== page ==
The introduction of the Children Act 1989 was to provide “order, integration, relevance and a better balance to the law.” It provides a legislative framework for local authorities to operate in partnership with families, respecting their autonomy while simultaneously ensuring the welfare of children. Local authorities have also put in place procedures to ensure interagency communication regarding individual children, a past failure which has persistently been blamed for child protection failures. In particular Nick Allen draws attention to the fact that Schedule 2 of the 1989 Act places an obligation on a local authority whereby if there is a suspicion that a child living in their area is likely to suffer harm but the child proposes to move to another local authority area the new authority is required to be advised of the harm that is believed to be likely and where the child will be resident in the new area. This provision is significant in mitigating against ‘losing’ vulnerable children.

The reality remains that the 1989 Act has not prevented the deaths of more children at the hands of their families. Critics of the 1989 Act argue that it is a “charter for abusive parents” having prioritised the rights of parents over the rights of abused children. The arguments in support of the 1989 Act can be summarised in the words of Baroness Hale who states that the 1989 Act “is concerned with all children and not just the abused and neglected… Any civilized state has to start from the proposition that children are best brought up in their own families.”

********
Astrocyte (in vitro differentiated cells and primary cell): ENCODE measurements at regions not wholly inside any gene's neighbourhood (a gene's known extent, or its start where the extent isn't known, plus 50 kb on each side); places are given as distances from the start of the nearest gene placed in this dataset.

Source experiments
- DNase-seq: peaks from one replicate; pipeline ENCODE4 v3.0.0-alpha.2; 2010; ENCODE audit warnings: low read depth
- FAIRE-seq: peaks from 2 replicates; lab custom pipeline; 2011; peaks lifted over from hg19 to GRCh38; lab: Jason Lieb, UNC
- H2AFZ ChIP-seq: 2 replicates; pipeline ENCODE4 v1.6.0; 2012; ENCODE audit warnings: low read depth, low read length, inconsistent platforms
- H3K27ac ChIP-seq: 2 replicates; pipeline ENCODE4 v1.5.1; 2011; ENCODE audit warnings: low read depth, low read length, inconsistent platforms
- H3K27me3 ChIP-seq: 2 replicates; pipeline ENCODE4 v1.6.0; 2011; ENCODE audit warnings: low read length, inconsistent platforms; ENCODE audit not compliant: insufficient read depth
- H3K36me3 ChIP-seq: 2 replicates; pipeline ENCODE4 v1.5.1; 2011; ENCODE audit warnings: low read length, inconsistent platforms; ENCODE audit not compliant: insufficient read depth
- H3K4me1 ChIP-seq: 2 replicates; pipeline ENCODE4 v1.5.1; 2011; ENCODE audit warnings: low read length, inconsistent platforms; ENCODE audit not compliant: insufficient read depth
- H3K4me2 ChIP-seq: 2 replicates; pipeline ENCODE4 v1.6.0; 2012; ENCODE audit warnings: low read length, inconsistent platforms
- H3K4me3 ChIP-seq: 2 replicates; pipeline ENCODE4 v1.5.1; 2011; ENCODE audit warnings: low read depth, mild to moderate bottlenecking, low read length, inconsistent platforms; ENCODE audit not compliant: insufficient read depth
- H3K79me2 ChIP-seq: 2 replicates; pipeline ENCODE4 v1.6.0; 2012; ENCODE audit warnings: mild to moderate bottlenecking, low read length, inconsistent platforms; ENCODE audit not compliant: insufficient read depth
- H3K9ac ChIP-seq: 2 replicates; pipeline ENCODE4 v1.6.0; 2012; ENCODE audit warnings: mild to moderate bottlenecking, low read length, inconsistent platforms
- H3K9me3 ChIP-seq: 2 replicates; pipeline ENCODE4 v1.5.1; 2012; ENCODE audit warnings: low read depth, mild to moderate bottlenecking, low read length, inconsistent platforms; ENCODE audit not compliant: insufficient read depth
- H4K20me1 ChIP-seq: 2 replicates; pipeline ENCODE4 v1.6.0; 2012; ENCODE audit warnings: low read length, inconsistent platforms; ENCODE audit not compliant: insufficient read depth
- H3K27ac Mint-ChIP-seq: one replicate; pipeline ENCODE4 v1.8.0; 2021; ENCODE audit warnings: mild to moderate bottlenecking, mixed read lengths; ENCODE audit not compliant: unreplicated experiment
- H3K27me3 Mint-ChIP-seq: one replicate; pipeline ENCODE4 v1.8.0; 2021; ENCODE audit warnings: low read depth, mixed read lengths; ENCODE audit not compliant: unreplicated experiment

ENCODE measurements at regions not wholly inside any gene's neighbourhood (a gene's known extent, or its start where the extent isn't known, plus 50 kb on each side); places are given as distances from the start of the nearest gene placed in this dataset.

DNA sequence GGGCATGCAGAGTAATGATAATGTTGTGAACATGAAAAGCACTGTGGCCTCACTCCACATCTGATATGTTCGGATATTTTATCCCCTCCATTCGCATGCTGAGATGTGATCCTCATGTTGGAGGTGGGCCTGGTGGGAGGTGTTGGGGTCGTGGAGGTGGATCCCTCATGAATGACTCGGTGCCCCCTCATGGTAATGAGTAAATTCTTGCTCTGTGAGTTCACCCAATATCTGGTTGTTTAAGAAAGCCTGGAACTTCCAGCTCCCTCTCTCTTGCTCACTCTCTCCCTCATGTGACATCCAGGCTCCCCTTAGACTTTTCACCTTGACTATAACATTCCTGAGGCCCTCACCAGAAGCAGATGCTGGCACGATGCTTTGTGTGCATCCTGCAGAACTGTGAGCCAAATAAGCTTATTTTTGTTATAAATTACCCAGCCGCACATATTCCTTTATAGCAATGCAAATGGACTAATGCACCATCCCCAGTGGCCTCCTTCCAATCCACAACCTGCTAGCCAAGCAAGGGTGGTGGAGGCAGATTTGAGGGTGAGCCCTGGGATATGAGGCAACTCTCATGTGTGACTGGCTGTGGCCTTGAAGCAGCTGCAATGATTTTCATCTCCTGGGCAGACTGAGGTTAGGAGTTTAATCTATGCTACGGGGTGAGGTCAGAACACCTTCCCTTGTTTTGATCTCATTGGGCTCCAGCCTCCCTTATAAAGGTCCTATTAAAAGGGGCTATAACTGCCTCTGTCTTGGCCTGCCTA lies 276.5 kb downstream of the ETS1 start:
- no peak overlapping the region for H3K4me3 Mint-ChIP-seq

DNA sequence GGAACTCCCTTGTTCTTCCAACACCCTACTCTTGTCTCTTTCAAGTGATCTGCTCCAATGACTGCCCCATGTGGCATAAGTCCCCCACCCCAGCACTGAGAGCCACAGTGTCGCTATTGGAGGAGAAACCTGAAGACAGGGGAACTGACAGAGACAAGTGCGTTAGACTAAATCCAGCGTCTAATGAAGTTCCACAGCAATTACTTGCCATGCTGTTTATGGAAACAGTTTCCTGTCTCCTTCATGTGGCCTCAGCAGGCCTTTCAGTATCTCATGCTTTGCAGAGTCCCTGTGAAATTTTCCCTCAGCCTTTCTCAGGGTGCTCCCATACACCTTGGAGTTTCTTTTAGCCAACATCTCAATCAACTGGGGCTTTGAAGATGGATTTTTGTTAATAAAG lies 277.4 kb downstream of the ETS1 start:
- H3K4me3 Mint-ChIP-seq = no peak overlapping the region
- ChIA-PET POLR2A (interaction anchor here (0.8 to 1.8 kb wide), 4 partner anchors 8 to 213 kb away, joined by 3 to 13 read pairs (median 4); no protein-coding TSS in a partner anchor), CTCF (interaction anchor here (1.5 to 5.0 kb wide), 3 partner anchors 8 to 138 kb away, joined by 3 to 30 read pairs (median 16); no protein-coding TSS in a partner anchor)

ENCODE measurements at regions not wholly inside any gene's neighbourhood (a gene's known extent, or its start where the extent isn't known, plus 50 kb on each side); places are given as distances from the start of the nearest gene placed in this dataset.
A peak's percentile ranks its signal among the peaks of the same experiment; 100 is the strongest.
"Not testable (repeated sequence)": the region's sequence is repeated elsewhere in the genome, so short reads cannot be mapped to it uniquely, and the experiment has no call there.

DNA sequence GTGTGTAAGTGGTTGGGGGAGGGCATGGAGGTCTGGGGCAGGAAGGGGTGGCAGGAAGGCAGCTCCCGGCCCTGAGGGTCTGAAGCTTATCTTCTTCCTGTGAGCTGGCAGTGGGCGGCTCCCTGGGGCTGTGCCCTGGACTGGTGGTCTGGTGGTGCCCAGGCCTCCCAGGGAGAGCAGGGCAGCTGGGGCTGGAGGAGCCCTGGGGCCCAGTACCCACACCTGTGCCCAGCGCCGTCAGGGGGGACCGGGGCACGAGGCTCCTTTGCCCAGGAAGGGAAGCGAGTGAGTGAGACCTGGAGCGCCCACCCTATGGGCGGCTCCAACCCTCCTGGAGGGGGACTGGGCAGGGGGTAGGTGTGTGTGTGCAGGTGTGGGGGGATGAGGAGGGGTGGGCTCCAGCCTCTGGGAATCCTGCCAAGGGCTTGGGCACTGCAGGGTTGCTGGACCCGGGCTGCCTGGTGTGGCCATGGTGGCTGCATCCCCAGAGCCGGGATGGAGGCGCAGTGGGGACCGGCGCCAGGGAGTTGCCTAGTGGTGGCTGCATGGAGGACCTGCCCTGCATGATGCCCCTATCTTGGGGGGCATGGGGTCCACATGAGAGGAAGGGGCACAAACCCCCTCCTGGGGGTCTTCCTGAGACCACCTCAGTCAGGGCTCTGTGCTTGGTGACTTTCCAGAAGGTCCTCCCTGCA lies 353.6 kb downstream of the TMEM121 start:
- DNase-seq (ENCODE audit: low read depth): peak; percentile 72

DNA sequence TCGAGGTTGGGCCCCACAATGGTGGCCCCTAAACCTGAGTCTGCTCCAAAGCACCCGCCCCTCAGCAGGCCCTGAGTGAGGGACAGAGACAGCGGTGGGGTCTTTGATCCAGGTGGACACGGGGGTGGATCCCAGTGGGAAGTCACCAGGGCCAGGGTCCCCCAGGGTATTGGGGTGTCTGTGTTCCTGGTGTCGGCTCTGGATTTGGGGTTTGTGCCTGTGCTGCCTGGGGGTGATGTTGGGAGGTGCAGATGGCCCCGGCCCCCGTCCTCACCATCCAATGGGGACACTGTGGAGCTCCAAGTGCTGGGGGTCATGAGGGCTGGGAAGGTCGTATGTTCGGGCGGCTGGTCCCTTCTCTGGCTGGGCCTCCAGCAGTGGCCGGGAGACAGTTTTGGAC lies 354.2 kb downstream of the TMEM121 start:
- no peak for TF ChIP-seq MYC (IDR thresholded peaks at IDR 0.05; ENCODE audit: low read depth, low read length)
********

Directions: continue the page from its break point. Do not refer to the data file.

In fact the failures of local authorities may have a more prosaic explanation than any failure inherent in the 1989 Act: lack or resources. It has been suggested that poorly resourced local authorities are forced to divert funds away from ongoing family support services. As a result the local authority essentially evolves into a crises management body dealing with the immediately pressing issues which usually involve children requiring compulsory care. In such a culture the potential of the legislative framework to promote and protect the rights of children and parents is substantially diminished.

Conclution